‘Monumental step forward’: Thailand to become first Southeast Asian nation to legalize same-sex marriage

Damond Isiaka
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Thailand will become the first nation in Southeast Asia to legalize same-sex marriage after the kingdom’s Senate approved a marriage equality bill on Tuesday, with supporters calling it a “monumental step forward for LGBTQ+ rights.”

The Senate voted overwhelmingly in favor of passing the bill following a final reading, with 130 senators voting in favor. Only four members opposed the bill.

The bill still requires endorsement from the king before marriage equality can become reality in Thailand, but this process is considered a formality. The law will then come into effect 120 days after it is published in the royal gazette.

The result of the vote means that Thailand will become only the third place in Asia to allow for marriage equality after Taiwan legalized same-sex marriage in 2019 and Nepal in 2023.

“The bill represents a monumental step forward for LGBTQ+ rights in Thailand,” Panyaphon Phiphatkhunarnon, founder of Love Foundation – an NGO campaigning for LGBTQ+ equality in Thailand – told CNN.

“The potential impact of this bill is immense. It would not only change the lives of countless couples but also contribute to a more just and equitable society for all.”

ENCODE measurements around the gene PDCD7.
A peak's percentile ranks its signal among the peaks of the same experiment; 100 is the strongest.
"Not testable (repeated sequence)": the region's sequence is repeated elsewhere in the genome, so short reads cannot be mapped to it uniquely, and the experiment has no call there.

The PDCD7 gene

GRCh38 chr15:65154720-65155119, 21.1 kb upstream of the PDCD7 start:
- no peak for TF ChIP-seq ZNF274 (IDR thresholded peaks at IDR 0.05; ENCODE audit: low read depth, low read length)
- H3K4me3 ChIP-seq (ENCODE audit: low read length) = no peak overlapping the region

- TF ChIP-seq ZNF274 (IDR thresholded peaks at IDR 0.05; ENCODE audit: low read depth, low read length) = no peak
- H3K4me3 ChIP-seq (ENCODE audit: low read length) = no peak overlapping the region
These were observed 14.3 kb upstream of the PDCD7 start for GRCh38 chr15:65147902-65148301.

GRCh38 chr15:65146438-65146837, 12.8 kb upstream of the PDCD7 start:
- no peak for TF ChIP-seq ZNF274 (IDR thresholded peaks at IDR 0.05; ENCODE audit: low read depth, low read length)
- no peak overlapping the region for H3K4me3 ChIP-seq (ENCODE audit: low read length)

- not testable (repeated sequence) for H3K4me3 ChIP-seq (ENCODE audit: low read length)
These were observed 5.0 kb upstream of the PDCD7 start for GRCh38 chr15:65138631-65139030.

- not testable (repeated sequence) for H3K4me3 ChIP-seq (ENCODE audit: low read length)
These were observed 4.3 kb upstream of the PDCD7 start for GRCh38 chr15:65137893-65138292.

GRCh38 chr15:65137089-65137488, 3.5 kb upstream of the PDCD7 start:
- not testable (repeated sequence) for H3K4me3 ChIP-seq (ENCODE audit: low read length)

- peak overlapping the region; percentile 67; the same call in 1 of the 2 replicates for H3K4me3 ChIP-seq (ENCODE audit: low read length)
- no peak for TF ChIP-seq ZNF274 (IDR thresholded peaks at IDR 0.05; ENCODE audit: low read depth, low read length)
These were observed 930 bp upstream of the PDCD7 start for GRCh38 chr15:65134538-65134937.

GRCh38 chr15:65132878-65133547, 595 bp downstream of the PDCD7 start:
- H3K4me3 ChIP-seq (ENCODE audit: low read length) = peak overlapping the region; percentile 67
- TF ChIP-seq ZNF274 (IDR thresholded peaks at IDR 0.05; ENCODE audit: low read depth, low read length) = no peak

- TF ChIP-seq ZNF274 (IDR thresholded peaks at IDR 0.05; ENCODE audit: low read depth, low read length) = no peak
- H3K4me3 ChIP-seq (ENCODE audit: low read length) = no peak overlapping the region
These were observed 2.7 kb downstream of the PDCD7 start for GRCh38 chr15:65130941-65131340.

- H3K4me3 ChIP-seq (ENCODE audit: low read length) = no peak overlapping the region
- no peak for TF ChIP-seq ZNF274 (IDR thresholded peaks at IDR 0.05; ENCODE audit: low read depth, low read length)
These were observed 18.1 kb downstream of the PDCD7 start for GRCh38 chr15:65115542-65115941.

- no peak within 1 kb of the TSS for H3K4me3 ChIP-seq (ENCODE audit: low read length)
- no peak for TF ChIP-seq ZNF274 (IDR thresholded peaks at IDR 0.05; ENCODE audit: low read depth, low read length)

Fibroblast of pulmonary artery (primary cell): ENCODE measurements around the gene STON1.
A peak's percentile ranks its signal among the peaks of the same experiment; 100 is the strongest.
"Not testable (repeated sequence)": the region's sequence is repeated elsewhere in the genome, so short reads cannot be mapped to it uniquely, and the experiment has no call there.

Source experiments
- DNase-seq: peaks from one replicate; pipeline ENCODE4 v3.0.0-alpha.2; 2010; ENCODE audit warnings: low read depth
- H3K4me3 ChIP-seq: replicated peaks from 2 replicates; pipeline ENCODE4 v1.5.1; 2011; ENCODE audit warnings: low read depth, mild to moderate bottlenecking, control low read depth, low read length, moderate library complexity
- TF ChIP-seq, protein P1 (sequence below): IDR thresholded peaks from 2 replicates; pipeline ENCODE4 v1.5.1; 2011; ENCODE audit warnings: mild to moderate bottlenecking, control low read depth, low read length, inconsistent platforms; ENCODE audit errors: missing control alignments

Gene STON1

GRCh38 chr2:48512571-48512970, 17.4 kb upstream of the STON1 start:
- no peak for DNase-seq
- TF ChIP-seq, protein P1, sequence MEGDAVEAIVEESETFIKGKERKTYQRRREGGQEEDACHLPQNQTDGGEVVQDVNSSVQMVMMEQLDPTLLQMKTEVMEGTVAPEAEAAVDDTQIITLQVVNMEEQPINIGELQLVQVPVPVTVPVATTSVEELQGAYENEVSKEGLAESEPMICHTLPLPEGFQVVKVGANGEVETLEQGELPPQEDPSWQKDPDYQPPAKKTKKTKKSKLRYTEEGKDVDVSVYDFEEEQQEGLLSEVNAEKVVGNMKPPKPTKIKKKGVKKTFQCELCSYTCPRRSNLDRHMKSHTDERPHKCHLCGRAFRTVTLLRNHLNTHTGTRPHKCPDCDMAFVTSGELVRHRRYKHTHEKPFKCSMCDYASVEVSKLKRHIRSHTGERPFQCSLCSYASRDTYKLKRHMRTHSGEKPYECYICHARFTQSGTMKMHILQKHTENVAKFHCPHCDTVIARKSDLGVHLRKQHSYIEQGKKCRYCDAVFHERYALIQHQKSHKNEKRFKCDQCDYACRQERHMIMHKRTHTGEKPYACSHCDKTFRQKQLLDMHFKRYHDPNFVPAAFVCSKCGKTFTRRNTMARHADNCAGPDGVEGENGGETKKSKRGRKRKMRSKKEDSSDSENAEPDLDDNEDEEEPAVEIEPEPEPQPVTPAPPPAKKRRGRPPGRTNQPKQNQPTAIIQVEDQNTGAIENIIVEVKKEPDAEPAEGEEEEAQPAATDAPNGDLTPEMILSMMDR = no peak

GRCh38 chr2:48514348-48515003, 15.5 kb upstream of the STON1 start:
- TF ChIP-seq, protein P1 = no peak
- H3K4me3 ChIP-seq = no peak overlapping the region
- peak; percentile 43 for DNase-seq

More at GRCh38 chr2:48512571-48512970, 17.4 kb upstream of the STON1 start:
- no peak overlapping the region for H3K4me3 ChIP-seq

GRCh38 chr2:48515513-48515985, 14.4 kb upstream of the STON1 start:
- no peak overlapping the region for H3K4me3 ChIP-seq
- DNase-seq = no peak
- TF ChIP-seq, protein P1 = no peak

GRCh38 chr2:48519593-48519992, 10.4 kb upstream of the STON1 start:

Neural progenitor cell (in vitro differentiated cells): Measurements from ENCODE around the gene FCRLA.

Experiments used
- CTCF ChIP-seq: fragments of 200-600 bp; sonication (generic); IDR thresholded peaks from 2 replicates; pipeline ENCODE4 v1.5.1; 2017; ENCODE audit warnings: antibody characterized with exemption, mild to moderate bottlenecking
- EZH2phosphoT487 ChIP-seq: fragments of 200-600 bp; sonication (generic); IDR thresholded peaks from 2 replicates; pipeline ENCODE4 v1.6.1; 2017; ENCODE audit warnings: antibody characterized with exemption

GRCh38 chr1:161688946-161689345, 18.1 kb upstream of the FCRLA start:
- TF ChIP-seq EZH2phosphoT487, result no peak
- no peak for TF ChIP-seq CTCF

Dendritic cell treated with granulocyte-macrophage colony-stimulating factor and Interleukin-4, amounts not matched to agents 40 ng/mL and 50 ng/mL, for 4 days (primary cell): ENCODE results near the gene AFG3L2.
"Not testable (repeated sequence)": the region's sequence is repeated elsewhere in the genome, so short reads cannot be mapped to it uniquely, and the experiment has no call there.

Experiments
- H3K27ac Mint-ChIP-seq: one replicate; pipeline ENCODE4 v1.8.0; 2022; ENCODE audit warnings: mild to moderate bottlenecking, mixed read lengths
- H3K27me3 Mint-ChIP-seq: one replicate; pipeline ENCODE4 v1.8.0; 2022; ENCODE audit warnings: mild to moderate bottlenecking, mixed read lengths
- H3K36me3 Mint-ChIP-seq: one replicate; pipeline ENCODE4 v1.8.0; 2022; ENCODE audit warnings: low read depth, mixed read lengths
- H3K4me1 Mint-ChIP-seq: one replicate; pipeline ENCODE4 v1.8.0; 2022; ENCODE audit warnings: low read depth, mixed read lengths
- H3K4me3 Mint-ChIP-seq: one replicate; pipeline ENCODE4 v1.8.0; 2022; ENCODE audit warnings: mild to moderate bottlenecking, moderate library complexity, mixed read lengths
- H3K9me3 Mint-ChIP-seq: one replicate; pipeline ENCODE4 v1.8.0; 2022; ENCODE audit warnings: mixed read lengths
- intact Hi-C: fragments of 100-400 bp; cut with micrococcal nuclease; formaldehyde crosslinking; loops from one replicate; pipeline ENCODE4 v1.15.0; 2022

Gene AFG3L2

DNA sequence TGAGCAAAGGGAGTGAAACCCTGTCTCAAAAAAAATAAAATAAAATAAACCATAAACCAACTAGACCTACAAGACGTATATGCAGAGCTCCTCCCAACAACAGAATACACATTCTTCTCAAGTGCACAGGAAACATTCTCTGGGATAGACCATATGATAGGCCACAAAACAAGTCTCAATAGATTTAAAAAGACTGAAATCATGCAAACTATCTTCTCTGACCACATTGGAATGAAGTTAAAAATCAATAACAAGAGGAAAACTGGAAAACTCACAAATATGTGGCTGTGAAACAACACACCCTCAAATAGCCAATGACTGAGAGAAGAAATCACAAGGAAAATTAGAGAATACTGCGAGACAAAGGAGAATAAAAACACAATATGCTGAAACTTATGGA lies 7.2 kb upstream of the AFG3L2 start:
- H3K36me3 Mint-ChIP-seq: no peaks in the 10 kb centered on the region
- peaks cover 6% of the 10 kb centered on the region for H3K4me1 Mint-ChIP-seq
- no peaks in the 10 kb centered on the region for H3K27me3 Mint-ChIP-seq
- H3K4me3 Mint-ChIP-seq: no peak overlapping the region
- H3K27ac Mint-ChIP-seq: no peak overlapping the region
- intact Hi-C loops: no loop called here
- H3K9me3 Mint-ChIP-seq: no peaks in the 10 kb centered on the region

The bill grants LGBTQ+ couples the same legal rights and recognition as heterosexual couples, including rights related to inheritance, adoption and health care decision-making.

“Beyond the legal implications, the passage of this bill would send a powerful message of acceptance and inclusion,” Panyaphon said.

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“It would inspire the younger generation to come out and live their lives authentically, it would showcase Thailand as a progressive and inclusive country – attracting tourists and businesses … and will foster a culture change where LGBTQ+ individuals feel accepted and supported.”

Bangkok residents Pokpong Jitjaiyai and Watit Benjamonkolchai say they plan to get married as soon as the law is passed.

“When I was young, people said people like us couldn’t have a family, can’t have children, so marriage was impossible,” Pokpong told CNN. “Over 10 years ago, we could not live together the way we are now. We could never be our true selves, the way it is now… and now I can freely say that I am gay.”

Pokpong said he hopes the marriage equality bill will start a “domino effect” in other countries.

“I want the people around the world see how love is. Love is love,” he said.

The marriage equality bill was supported by all the major parties and marks a significant step in cementing the country’s reputation as one of the friendliest in the region toward gay, lesbian and transgender people.

Previous attempts to legalize marriage equality over the past decade had stalled. In 2020, the Constitutional Court ruled that Thailand’s current law, which stipulates marriage being between a man and a woman, was constitutional.

Some of the major political parties contesting last year’s election pledged to push marriage equality as part of their campaign, including the progressive Move Forward Party, which won the most seats.

But that party, which had a huge youth following, was unable to form a government when former rivals joined forces to keep it out of office. Both the future of the party and of its popular former leader Pita Limjaroenrat remain uncertain as they face a slew of prosecutions.

Nonetheless Thailand’s Prime Minister Srettha Thavisin, of the Pheu Thai Party, had also promised to bring the marriage equality bill to parliament.